Mar 30, 2018 | By Benedict

Joris van Tubergen, the Dutch industrial design engineer who created the Z-Unlimited add-on for Ultimaker 3D printers, has created a device for 3D printing on eggs. It’s the perfect 3D printer accessory for Easter!

We’ve already treated you to some Easter-themed 3D printing projects this week, but when we heard about this brilliant eggsperiment from a well-known printing engineer, we couldn’t resist adding another.

You might know industrial design engineer Joris van Tubergen from another crazy (if slightly more practical) project of his: Z-Unlimited.

Around three years ago, the Dutch engineer created a Kickstarter for an open-source add-on for Ultimaker 3D printer. The add-on enabled unlimited Z-axis 3D printing, by essentially hanging the Ultimakers upside down.

The Kickstarter was a big success, raising €27,074 from 81 backers and allowing van Tubergen to deliver his unique vision to customers.

Van Tubergen’s latest project is a little less serious than Z-Unlimited, but it’s also innovative and forward-thinking. It involves 3D printing on eggs. Yes, eggs.

The project came about as van Tubergen was experimenting with a rotary axis to replace his 3D printer’s Y-axis, allowing him to print on a kind of rotating spit instead of a static print bed.

When he realized he could use the same technique to incorporate an egg as the printer’s “print bed,” he thought it was too good an Easter trick to keep to himself.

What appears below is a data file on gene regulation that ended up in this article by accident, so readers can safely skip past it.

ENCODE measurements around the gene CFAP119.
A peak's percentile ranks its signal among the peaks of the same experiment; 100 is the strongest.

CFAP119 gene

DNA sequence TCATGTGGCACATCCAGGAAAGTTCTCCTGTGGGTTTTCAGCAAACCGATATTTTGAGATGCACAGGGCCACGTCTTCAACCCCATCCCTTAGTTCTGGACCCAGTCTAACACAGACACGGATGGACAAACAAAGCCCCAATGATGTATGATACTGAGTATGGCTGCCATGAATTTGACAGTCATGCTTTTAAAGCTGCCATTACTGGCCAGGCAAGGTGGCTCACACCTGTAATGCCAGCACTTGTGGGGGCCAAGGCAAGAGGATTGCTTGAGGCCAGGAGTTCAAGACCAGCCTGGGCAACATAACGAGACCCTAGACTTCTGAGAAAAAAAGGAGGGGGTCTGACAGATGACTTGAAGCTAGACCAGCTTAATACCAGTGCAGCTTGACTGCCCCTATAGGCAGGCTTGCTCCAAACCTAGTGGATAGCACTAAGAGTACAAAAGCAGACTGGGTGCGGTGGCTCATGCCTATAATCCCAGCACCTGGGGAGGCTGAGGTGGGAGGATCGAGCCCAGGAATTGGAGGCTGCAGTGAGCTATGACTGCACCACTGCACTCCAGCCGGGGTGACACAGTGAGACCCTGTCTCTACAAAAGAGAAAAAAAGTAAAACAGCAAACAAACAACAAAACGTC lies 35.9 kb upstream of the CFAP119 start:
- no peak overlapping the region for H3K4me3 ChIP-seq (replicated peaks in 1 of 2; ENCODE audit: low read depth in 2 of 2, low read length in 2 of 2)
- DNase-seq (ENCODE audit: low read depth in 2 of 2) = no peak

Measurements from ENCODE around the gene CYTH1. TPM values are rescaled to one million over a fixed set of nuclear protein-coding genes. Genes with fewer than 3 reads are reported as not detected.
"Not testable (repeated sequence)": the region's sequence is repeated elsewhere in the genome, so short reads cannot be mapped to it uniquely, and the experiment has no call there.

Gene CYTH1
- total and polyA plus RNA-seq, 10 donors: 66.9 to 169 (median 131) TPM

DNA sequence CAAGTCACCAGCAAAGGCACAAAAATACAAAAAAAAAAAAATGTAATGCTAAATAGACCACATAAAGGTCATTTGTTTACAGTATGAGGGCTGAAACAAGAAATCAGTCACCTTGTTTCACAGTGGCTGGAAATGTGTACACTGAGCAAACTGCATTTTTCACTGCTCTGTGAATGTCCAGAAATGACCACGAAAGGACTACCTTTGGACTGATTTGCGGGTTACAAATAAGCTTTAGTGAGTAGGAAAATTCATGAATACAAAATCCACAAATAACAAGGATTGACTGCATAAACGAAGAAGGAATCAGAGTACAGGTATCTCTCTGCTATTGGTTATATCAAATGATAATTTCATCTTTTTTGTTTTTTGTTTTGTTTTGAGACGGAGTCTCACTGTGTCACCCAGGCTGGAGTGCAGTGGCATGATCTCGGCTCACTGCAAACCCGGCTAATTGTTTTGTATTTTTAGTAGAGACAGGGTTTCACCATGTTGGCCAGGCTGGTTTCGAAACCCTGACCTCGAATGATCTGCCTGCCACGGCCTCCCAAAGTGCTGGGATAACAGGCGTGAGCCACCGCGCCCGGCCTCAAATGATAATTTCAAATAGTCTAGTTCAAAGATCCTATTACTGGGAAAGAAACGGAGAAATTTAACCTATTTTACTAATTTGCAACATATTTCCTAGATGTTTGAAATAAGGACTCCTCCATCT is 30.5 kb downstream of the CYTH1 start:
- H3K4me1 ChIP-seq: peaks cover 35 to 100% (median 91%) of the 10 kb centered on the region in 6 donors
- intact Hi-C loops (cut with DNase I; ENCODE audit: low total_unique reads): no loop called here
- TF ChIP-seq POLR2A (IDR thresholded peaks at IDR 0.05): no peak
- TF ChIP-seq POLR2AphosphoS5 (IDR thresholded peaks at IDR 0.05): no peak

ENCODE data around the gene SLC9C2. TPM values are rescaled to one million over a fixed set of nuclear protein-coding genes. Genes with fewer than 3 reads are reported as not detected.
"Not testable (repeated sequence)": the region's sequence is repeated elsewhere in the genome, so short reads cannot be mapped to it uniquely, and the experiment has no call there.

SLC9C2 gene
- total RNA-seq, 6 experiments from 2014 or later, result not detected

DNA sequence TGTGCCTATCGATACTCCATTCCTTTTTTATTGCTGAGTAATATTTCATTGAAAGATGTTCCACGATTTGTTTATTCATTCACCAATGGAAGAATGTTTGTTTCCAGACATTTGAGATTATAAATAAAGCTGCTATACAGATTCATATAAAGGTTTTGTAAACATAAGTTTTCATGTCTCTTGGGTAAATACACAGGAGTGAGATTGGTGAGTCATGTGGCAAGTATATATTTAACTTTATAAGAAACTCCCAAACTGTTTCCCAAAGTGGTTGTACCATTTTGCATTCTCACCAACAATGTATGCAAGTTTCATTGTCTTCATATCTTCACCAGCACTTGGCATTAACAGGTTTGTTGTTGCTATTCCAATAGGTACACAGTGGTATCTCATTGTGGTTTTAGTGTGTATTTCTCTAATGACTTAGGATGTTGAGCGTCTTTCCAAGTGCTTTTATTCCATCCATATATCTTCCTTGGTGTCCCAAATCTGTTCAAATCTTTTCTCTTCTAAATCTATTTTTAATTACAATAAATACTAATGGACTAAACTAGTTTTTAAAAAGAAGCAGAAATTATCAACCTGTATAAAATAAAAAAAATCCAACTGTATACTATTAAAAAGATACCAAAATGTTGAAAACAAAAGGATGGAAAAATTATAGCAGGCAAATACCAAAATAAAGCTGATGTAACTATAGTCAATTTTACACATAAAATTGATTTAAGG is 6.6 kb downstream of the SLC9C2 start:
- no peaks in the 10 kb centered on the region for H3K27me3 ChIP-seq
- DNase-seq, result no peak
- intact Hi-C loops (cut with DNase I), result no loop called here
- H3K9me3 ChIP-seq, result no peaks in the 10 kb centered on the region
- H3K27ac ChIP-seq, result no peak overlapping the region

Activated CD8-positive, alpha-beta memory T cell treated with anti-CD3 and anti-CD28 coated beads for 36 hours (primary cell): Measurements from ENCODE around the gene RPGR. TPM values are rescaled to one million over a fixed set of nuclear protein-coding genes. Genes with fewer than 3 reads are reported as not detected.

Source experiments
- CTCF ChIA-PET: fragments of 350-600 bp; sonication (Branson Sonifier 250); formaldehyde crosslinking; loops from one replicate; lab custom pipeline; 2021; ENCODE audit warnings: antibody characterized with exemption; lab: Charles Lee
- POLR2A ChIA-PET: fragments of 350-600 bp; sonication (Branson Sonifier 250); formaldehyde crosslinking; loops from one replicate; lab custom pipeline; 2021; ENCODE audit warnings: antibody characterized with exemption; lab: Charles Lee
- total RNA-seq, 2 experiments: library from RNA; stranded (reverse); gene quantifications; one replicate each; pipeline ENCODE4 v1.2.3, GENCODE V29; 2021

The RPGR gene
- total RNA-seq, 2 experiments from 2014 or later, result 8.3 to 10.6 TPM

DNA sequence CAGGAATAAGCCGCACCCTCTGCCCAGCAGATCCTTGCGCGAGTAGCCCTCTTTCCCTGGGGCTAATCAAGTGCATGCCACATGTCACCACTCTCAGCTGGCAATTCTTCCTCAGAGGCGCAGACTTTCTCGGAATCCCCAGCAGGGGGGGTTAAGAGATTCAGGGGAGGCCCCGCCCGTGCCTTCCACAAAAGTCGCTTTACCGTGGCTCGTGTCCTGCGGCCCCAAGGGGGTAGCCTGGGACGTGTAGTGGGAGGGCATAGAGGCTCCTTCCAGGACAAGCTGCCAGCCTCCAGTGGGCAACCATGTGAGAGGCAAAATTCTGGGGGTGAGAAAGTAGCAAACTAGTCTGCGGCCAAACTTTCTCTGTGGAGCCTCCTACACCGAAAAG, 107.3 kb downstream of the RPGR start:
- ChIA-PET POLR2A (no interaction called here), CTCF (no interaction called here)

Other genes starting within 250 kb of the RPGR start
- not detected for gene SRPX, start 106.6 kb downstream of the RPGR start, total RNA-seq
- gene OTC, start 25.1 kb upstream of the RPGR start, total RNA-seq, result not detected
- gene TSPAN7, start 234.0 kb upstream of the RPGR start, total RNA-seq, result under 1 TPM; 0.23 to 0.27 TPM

“A small rotary Y-axis experiment turned out into a full-featured egg printing device,” the engineer reveals, “including scanning the surface of each individual egg as a preformed 3D print bed.”

The rotary axis used to rotate the printed-on egg was designed using Onshape, with the wooden parts laser-cut and the gears and egg holder 3D printed. Van Tubergen used a timing belt, shortened and glued together, for the Y stepper motor.

“For the egg leveling procedure the ‘standard’ bed leveling options in Marlin are [ab]used,” van Tubergen says. “There was a slight problem with the most recent Marlin, most likely because the egg surface is too curved, but with live help from the Marlin developers the ‘bugfix’ release was able to correct the egg surface to a proper print bed.”

And that was that: with a few clever tweaks, the creator of the Z-Unlimited was able to turn a desktop 3D printer into a high-tech egg decoration machine. He’s even used the rotating Y-axis to help a Design Academy student create some incredible sculptures for a project.

If this project doesn’t inspire you to get 3D printing over the Easter weekend, surely nothing will…



Posted in 3D Printing Technology



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